Photo by Lisa Fotios from Pexels

Five new vulnerabilities have been found in Dell BIOS; if the vulnerabilities are successfully exploited, the systems can have codes executed remotely. The Dell vulnerability is another firmware vulnerability recently uncovered in Insyde Software’s InsydeH2O and HP Unified Extensible Firmware Interface (UEFI).

The vulnerabilities tracked CVE-2022-24415, CVE-2022-24416, CVE-2022-24419, CVE-2022-24420, score 8.2 out of 10 on the CVSS. 

“The active exploitation of all the discovered vulnerabilities can’t be detected by firmware integrity monitoring systems due to limitations of the Trusted Platform Module (TPM) measurement,” firmware security company Binarly, which discovered the latter three flaws, said in a write-up.

“The remote device health attestation solutions will not detect the affected systems due to the design limitations invisibility of the firmware runtime.”

All the flaws are linked to incorrect input validation vulnerability impacting the System Management Mode (SMM) of the firmware. The vulnerability allows an unauthorized attacker to use the System management interrupt (SMI) for arbitrary code execution. 

Also read,

System Management Mode means a special-purpose CPU mode in x86 microcontrollers that handle system-wide functions like power management, system hardware control, thermal monitoring, and other proprietary manufacturer-developed code.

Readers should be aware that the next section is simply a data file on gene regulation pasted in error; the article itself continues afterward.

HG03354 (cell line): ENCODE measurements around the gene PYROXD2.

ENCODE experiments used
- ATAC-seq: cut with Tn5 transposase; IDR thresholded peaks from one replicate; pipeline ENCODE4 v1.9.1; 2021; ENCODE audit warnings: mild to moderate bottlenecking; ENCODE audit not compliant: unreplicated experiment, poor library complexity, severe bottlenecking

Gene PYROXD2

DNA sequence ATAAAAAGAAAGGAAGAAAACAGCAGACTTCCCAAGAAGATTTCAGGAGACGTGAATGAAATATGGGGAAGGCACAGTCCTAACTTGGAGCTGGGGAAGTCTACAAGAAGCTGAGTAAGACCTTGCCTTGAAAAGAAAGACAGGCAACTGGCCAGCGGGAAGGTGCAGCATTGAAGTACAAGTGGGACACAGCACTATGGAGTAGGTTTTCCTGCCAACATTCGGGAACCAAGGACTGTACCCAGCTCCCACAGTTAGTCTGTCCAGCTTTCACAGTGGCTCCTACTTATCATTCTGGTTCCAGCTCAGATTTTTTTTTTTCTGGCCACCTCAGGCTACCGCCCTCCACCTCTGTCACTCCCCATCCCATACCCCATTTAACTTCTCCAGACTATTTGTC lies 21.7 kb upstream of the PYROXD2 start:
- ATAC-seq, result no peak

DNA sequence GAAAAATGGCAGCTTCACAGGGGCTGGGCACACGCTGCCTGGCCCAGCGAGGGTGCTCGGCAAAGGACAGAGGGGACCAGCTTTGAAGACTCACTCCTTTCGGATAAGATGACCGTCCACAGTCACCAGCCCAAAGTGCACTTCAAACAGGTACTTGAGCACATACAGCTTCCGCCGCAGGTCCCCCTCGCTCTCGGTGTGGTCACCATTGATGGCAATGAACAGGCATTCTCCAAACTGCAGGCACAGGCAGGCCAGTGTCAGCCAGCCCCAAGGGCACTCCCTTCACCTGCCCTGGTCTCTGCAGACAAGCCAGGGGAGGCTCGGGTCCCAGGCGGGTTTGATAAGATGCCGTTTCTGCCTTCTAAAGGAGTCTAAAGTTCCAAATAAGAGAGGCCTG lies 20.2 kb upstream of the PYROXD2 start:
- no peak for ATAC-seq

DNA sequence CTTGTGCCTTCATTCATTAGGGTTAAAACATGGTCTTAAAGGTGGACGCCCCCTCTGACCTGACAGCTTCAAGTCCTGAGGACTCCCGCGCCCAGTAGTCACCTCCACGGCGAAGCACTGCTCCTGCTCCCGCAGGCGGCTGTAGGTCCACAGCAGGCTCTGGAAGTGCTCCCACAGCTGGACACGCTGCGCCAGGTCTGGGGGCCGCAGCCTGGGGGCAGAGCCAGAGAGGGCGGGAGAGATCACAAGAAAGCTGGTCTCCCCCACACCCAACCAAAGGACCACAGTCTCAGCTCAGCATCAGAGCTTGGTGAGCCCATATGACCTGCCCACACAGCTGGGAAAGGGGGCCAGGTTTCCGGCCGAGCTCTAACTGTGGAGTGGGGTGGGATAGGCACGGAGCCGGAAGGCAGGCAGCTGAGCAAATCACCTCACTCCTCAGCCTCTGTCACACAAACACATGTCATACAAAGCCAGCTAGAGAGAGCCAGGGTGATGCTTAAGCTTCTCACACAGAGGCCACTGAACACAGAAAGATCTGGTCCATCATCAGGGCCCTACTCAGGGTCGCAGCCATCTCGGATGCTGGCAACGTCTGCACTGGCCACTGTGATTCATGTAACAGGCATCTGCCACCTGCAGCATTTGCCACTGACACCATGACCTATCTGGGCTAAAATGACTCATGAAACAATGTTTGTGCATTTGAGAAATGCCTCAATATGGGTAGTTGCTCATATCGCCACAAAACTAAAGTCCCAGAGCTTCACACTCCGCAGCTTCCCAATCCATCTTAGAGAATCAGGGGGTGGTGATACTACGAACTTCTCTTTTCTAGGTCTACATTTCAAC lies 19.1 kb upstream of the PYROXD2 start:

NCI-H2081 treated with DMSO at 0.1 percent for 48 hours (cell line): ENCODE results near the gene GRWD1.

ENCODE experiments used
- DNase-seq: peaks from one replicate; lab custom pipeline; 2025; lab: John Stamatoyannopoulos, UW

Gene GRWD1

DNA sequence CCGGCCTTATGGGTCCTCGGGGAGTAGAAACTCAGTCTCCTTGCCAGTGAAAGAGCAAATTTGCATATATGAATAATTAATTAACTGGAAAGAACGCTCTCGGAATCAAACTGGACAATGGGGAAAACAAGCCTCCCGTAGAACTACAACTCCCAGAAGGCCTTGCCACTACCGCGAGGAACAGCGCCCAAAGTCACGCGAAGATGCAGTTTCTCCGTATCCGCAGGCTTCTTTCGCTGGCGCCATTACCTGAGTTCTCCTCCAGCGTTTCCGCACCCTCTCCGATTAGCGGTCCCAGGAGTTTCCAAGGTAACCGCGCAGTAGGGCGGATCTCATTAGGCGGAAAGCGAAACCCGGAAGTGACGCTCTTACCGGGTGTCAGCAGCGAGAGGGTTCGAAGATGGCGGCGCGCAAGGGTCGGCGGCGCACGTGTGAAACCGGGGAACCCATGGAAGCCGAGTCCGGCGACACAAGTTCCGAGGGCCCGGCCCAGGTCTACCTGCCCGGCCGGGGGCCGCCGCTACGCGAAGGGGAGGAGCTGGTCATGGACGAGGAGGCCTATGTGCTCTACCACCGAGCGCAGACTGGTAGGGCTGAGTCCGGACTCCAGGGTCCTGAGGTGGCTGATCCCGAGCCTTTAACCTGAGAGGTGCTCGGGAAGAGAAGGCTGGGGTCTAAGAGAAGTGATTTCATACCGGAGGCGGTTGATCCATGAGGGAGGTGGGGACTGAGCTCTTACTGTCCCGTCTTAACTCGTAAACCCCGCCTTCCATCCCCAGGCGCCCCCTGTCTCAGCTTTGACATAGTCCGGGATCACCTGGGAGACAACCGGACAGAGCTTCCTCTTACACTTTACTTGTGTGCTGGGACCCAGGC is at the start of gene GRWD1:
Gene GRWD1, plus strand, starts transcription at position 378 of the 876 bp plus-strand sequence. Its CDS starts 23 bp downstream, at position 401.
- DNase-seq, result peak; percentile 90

When one of these operations need to be carried out, a non-maskable (SMI) executes SMM code installed by the BIOS. The SMM code is executed with the highest privilege and is invisible to the operating system underneath. The invisibility makes it vulnerable to deploying persistent firmware implants. 

Several Dell products like Alienware, Inspiron, Vostro, and Edge Gateway 3000 Series are affected. Dell has recommended customers update BIOS as soon as possible. 

“The ongoing discovery of these vulnerabilities demonstrate what we describe as ‘repeatable failures’ around the lack of input sanitation or, in general, insecure coding practices,” Binarly researchers said.

“These failures are a direct consequence of the complexity of the codebase or support for legacy components that get less security attention, but are still widely deployed in the field. In many cases, the same vulnerability can be fixed over multiple iterations, and still, the complexity of the attack surface leaves open gaps for malicious exploitation.”